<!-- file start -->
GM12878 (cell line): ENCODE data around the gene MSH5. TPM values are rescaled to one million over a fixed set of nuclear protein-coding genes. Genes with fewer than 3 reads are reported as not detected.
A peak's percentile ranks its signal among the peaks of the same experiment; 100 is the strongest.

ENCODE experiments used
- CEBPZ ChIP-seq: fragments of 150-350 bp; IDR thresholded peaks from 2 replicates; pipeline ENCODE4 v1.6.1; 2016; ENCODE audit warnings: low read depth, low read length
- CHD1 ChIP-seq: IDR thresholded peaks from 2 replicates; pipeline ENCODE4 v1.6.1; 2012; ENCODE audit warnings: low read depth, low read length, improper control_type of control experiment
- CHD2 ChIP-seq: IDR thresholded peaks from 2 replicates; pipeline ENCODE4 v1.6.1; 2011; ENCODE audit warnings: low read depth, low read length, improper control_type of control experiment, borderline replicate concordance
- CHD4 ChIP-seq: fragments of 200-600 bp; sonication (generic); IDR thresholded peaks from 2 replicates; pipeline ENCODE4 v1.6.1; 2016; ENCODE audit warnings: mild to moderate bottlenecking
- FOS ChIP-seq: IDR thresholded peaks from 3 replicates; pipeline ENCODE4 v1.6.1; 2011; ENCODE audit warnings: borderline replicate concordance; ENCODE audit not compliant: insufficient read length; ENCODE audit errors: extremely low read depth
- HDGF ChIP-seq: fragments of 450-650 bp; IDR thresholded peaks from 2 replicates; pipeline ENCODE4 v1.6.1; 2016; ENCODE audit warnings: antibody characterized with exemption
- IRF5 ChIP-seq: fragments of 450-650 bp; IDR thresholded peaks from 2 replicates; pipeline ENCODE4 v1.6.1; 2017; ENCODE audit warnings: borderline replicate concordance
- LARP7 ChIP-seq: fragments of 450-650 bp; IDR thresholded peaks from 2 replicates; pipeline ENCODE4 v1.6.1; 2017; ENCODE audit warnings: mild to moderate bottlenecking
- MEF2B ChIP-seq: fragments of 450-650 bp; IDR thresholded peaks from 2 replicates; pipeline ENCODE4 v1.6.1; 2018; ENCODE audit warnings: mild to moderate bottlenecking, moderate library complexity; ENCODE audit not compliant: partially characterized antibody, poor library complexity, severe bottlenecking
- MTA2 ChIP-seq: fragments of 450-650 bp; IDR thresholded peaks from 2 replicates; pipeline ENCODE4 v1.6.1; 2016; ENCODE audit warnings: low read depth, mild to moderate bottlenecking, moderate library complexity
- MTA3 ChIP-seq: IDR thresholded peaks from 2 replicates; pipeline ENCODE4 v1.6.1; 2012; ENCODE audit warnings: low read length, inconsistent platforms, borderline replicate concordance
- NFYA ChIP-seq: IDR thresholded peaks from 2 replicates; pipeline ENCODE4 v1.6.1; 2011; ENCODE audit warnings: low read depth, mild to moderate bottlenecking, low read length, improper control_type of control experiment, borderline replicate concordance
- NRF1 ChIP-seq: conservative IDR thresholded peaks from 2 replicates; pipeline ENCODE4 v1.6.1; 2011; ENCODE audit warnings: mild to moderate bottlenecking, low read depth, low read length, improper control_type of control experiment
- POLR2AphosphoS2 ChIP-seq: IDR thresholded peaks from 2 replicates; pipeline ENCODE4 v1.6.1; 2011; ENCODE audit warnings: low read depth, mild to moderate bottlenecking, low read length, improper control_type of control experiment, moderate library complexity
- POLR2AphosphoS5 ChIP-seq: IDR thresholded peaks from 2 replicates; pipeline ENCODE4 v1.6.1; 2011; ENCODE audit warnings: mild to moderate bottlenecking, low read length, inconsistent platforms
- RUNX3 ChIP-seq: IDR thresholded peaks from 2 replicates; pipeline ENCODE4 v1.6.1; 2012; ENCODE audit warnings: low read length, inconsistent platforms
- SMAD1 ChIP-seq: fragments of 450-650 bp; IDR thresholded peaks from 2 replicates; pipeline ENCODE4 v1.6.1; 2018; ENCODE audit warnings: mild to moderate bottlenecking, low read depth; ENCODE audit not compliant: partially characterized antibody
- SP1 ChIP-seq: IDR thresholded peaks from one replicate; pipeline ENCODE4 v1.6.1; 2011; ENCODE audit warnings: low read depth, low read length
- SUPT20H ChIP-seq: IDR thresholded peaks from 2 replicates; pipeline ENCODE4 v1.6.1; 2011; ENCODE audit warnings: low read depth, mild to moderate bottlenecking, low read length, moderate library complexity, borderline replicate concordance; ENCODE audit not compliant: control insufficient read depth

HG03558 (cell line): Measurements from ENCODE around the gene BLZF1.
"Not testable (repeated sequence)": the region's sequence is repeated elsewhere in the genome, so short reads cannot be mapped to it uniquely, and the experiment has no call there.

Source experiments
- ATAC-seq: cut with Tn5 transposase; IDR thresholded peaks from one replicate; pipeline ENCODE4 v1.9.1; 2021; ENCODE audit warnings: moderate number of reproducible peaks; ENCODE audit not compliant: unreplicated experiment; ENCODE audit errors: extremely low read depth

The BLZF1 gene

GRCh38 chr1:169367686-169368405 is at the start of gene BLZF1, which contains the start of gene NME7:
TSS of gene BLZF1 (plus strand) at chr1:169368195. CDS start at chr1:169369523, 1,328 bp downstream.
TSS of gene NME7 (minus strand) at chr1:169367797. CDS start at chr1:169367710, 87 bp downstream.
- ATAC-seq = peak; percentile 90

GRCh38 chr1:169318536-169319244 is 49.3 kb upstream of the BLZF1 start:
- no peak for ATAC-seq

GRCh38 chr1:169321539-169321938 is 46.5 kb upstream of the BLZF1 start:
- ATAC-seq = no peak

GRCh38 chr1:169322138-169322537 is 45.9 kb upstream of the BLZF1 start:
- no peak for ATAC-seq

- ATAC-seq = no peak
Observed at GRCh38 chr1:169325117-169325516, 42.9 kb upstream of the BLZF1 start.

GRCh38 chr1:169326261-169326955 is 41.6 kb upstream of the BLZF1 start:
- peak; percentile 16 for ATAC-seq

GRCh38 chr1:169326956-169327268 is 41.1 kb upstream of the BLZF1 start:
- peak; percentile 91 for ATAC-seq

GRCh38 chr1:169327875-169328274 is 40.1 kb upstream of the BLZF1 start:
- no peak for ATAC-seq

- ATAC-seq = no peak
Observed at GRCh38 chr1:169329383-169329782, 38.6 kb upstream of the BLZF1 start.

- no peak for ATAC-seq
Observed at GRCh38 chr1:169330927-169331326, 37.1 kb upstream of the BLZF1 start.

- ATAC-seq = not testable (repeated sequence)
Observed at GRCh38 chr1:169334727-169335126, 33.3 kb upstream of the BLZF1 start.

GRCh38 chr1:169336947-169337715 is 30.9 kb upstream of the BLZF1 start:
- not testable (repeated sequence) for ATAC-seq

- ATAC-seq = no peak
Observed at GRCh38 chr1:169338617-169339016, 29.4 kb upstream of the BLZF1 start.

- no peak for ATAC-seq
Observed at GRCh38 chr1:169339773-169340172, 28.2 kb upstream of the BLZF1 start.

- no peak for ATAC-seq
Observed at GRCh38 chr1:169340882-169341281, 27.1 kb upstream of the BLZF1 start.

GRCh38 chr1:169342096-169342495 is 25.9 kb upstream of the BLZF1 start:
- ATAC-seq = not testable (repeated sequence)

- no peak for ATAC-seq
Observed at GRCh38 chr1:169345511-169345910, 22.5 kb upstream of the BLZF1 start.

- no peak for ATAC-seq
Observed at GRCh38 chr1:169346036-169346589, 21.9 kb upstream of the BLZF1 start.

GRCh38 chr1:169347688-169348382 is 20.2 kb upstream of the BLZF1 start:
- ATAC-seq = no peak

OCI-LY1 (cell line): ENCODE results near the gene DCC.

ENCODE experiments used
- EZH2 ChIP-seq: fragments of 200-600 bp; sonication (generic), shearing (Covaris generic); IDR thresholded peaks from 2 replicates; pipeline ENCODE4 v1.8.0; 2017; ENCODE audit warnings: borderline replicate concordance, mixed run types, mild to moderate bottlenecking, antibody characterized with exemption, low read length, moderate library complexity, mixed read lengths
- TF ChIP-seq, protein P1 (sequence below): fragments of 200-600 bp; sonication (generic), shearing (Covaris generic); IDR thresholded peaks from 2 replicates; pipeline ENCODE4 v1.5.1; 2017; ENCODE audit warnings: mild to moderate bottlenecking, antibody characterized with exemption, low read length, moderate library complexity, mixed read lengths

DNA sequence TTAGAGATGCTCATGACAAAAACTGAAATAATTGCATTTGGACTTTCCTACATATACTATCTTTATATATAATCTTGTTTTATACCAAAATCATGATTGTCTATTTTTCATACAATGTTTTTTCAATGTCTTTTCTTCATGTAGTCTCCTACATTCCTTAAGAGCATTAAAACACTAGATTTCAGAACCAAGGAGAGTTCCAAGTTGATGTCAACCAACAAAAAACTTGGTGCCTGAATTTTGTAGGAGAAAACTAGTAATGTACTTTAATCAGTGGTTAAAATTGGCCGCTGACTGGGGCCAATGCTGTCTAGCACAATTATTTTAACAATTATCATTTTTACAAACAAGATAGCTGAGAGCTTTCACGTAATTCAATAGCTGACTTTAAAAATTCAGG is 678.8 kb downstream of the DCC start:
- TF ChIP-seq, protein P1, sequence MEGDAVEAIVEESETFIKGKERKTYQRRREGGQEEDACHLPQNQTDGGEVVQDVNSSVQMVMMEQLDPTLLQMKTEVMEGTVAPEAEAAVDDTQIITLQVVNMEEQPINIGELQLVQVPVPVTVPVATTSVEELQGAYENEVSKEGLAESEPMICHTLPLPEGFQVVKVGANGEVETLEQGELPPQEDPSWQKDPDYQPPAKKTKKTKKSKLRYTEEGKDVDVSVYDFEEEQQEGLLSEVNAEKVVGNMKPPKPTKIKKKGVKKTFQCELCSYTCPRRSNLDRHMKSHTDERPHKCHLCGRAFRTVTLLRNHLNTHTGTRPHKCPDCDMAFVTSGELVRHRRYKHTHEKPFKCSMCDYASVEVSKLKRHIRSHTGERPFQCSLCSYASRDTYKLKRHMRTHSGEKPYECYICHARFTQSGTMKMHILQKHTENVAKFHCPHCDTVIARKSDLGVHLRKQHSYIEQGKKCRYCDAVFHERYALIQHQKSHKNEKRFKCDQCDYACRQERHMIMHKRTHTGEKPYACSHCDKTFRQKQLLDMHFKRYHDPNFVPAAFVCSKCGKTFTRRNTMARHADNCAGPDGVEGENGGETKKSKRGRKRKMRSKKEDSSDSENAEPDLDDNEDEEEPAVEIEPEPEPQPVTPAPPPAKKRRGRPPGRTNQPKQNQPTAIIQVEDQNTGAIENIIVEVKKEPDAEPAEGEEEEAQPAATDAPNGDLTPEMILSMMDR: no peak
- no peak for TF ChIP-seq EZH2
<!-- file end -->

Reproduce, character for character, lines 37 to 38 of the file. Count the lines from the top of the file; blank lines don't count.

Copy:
- no peak for ATAC-seq

- ATAC-seq = no peak